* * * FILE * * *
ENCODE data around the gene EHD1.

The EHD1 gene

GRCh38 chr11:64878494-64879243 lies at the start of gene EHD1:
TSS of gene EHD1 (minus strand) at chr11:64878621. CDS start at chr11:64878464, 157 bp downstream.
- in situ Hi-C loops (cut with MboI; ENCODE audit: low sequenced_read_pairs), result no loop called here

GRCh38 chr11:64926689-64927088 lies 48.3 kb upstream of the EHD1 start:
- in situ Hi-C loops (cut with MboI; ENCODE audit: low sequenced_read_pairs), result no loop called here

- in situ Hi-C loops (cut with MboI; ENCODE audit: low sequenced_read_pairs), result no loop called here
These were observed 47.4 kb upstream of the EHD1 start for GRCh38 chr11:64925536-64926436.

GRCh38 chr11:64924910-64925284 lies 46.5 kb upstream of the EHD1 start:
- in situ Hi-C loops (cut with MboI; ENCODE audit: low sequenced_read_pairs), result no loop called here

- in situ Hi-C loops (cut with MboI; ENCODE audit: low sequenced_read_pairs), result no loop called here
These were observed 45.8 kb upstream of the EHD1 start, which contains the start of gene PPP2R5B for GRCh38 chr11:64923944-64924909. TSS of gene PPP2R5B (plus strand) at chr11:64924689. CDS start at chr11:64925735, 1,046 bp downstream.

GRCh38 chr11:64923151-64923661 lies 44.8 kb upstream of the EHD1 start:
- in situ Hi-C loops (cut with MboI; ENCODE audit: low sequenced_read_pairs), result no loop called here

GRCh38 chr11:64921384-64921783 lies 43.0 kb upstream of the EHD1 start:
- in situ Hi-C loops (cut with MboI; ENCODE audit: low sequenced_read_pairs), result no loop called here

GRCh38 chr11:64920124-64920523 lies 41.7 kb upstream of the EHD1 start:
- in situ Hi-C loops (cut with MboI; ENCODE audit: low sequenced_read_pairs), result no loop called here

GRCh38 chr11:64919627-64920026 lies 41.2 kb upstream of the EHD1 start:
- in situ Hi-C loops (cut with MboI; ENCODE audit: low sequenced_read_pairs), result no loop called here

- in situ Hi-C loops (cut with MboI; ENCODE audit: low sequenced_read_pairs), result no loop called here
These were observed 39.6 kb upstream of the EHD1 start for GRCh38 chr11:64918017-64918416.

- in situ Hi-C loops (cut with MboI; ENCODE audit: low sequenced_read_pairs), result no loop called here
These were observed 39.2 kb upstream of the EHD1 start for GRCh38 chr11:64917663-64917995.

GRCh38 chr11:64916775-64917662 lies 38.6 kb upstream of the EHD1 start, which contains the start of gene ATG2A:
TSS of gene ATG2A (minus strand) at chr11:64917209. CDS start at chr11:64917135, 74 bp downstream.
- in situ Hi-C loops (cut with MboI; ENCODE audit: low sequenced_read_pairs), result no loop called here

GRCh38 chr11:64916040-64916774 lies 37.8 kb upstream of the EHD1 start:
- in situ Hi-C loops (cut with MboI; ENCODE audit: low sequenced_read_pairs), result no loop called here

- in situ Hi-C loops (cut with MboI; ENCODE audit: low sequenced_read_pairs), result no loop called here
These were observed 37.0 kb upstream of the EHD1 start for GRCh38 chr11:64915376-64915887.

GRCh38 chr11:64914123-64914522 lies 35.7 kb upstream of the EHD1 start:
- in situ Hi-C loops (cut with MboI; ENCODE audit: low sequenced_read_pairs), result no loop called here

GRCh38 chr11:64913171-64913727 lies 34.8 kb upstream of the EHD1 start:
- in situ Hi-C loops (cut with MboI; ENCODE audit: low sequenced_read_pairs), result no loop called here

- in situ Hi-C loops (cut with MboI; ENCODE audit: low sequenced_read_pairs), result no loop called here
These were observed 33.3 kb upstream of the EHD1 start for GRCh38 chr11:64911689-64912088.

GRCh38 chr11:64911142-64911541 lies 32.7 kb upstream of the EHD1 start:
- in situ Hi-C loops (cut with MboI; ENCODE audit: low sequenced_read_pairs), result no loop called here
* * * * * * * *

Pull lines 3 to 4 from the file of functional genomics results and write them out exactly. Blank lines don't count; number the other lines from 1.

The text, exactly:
GRCh38 chr11:64878494-64879243 lies at the start of gene EHD1:
TSS of gene EHD1 (minus strand) at chr11:64878621. CDS start at chr11:64878464, 157 bp downstream.